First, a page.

Border health checks not enough

Editorial | Mary Ma 2 Jan 2020

It's not been an auspicious start to 2020. Taking no chances, the SAR stepped up health checks at the border after reports of atypical pneumonia cases in the mainland stoked memories of the SARS epidemic - a disease so unfortunately linked to the SAR in name as well as reality.

It's right for Secretary for Health Sophia Chan Siu-chee to activate precautionary measures without waiting for further details from mainland authorities to avoid repeating a mistake that eventually led to the deaths of 299 people in Hong Kong in 2003.

The city undoubtedly learned a harsh lesson from that disaster.

Top microbiologist Yuen Kwok-yung says Hong Kong is now better prepared than before. Although he has no clear idea of the virus that has so far downed 27 people - with seven seriously ill - in Wuhan, it's reassuring to hear such a respected scientist saying we have better systems in notification, testing and infection control.

I hope the notification system that Yuen has in mind also refers to cross-border notifications and is not limited to frontline medical professionals reporting suspected cases here.

However, it's perplexing to see that the vigilance at the border and within the SAR was only stepped up after Hong Kong media picked up mainland news reports that there was an outbreak of SARS-like pneumonia cases in a marketplace in Wuhan, the capital of Hubei province.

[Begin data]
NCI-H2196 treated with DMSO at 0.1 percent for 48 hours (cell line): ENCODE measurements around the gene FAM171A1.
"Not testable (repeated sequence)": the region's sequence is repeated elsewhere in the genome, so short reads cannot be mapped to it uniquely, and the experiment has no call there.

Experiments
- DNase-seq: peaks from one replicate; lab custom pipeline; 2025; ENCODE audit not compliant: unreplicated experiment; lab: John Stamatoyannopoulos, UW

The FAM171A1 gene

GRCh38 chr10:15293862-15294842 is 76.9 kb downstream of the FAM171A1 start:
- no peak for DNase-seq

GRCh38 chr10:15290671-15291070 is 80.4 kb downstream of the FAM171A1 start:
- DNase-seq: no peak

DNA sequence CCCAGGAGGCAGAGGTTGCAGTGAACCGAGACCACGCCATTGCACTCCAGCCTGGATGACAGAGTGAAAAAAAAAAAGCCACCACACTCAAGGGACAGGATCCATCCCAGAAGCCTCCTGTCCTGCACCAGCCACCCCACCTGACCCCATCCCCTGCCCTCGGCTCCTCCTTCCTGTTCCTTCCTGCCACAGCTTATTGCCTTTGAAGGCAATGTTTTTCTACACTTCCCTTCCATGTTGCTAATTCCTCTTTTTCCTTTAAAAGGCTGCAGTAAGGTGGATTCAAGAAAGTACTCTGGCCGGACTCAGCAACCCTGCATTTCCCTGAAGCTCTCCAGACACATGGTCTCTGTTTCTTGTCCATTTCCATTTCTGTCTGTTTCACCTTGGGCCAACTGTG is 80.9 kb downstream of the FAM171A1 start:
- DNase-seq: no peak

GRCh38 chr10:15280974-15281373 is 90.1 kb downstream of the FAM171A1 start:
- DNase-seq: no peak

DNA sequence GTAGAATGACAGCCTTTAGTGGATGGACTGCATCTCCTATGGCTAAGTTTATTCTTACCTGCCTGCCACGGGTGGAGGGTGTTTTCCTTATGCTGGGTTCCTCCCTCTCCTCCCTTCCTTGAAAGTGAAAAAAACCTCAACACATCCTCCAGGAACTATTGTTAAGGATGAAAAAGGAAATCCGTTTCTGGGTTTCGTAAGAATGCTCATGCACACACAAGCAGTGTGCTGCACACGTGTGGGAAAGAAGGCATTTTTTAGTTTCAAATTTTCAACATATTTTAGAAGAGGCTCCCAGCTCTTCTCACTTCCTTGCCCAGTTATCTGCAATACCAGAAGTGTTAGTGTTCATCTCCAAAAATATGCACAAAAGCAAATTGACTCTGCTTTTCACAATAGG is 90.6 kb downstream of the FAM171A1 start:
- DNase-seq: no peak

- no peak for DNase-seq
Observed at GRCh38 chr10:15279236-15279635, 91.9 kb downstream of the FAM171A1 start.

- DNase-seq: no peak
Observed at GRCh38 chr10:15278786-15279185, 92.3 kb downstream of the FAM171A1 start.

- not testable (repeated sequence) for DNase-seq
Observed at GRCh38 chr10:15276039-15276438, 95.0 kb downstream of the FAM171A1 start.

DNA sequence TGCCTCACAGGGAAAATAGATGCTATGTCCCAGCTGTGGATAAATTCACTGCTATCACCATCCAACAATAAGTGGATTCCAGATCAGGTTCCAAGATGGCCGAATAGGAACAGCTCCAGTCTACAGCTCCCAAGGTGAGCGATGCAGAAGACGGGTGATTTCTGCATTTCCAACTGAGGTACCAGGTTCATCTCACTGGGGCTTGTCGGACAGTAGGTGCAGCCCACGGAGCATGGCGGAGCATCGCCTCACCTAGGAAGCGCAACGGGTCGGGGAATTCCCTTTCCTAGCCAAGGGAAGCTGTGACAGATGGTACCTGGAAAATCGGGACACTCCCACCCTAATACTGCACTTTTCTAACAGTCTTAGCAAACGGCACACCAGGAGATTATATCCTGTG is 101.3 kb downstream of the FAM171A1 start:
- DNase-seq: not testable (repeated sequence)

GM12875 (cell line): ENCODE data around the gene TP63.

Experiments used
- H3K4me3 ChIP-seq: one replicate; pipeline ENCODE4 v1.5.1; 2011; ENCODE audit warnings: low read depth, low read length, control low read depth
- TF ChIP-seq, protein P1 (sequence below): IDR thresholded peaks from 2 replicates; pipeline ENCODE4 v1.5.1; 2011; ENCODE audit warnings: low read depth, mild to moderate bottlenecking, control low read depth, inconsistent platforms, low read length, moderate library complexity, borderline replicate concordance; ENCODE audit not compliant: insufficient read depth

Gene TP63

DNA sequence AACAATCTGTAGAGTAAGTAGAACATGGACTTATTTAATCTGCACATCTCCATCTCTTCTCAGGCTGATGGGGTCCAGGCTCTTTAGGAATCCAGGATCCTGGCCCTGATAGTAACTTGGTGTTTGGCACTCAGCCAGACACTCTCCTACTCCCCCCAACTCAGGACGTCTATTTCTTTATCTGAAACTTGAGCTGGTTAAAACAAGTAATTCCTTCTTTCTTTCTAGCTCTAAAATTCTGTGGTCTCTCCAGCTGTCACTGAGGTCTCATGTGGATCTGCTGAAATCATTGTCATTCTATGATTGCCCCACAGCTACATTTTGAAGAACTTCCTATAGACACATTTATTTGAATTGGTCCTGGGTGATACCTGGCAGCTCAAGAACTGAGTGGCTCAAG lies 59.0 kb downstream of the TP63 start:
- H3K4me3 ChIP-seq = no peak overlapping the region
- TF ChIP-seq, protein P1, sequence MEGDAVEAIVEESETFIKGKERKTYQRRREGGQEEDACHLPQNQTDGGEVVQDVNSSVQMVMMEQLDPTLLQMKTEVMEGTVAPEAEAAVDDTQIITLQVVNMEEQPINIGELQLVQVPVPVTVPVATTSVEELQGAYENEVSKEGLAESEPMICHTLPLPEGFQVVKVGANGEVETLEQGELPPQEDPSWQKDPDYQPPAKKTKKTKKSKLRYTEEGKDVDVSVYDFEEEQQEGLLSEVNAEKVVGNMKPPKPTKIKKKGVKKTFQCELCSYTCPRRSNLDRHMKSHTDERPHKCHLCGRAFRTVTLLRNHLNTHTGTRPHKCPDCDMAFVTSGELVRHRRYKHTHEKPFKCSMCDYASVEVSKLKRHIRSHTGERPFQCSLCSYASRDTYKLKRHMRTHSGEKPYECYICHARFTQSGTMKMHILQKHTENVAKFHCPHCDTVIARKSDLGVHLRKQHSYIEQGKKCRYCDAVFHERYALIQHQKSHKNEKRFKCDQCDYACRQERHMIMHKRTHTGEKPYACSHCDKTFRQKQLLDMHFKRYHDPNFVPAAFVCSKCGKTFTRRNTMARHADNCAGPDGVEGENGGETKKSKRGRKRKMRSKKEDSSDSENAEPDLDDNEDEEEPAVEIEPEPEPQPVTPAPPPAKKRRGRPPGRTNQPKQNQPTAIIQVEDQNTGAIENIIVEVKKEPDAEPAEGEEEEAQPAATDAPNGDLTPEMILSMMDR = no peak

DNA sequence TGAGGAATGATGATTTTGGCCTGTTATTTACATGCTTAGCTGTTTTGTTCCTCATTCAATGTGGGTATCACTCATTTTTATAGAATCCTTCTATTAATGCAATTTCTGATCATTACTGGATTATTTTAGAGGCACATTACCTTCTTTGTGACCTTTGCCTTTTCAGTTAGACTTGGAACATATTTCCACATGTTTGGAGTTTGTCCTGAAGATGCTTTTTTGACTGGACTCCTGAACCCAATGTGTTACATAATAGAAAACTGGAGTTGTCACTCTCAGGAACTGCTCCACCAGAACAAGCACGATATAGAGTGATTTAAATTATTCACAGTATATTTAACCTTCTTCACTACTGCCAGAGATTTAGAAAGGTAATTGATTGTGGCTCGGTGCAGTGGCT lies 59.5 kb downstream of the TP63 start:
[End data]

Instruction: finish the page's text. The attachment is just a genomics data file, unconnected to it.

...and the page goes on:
This must have struck like lightning many people concerned about the situation.

First, it appeared that the health minister did not act on the mysterious disease in Wuhan until after the health threat was brought up by Hong Kong media.

Does it mean Chan had not been notified by her counterpart in the mainland or, if she had been notified, should she not have reacted sooner?

Timely cross-border notification is fundamental to the SAR's health safe defense in view of the large number of people coming in from the mainland every day.

It may be ironic to say Hong Kong is blessed with reduced risk because fewer mainlanders are coming to the city these days due to the civil unrest that has gripped Hong Kong for more than six months.

China has a vast territory and, owing to various reasons, it is regularly struck by outbreaks of disease. These include the deadly SARS epidemic in 2003 for which the World Health Organization criticized Beijing for under-reporting the severity and the swine flu that wiped out a third of the country's pig population in the past year.

Recently, Russia also tightened health inspections at its border with China after cases of bubonic plague were reported in Inner Mongolia.

As Hong Kong moves swiftly to step up health measures to screen arrivals for related symptoms at the border, Chan is duty bound to ensure that the notification system as mentioned by one of our top experts goes well beyond the border.

Early warnings and a high level of information disclosure are indispensable parts of our health defense.

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